A recent project I worked with was a small early-development title that went viral on Twitter repeatedly and was getting a lot of attention from publishers. I discussed the dichotomy of minimizing risk/maximizing opportunity, and the developer indicated that they were stable financially and their biggest risk was inexperience. We decided on a "maximizing opportunity" strategy, I helped them scope the project up for a higher budget, connected them with a highly capable producer, and started pitching the game for an amount that made the developer incredulous. It got signed within weeks, and the newly founded studio is now hiring talent and expanding.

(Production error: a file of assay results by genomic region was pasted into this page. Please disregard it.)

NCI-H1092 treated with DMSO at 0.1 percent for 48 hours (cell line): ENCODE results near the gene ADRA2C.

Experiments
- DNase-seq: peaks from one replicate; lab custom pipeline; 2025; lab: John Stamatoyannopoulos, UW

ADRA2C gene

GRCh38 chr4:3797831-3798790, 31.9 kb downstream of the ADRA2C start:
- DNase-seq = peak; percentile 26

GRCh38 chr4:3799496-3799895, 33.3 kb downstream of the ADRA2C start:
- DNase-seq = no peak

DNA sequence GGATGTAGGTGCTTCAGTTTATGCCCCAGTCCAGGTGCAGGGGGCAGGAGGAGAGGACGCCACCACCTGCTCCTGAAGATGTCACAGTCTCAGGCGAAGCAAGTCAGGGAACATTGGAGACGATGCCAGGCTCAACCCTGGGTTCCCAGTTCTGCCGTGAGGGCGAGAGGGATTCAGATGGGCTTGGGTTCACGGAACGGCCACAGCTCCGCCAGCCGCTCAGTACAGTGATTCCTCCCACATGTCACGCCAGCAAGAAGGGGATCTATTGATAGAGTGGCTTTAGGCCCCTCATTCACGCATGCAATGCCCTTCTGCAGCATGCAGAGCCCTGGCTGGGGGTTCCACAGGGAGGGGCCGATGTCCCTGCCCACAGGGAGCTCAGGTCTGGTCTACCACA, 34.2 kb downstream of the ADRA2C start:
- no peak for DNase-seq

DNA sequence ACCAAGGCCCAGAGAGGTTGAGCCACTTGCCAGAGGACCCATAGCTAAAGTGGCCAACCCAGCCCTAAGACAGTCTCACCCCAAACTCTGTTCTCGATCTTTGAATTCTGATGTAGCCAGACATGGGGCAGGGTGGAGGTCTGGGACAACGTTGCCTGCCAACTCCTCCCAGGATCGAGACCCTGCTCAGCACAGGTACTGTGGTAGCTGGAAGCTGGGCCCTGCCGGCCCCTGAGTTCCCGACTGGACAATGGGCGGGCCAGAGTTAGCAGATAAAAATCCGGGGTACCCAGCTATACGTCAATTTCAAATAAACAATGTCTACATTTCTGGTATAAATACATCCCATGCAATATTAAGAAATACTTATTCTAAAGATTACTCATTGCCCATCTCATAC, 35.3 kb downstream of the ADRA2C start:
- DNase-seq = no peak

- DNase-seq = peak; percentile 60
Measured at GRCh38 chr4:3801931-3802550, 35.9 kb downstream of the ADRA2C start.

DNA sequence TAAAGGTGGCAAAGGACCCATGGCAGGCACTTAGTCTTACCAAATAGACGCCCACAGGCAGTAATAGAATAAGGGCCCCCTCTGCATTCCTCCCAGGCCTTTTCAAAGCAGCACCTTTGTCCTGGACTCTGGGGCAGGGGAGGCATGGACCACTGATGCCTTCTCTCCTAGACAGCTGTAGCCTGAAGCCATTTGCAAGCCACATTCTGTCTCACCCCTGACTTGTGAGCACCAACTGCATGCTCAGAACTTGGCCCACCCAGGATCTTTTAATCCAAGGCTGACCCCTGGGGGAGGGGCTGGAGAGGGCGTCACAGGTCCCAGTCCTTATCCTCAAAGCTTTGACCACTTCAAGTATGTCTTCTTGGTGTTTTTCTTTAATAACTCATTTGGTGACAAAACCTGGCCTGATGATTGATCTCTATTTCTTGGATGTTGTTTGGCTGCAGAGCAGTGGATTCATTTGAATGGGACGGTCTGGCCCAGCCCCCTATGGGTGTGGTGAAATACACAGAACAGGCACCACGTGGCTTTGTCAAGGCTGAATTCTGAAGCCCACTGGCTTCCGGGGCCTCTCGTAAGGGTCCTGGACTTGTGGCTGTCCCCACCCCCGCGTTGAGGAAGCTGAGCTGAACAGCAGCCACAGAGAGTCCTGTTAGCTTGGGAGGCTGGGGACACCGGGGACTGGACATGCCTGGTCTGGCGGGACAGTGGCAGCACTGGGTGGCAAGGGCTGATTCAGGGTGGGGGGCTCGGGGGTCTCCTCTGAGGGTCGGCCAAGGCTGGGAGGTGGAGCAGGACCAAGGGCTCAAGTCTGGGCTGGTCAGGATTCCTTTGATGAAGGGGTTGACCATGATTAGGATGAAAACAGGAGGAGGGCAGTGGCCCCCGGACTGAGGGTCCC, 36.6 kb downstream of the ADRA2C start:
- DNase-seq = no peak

Conversely, I recently scoped down a project aggressively when a new developer's first project went viral too through a marketing strategy that involved showing the game relatively soon in development. In talking to them, I recommended the budget ask went up, as there was market interest and enough competition to safely ask far more than they were asking for. The game seems like -if successful- it will set up a strong IP and community for future projects, so we decided on a "minimizing risk" strategy. I recommended they slow down on showing the game too much, focus on getting the project funded with a strong focus on frontend funding and (given audience interest) a not-insignificant backend percentage, and establishing a studio culture as they grew - ensuring that they would be in the best spot possible for their follow-up title.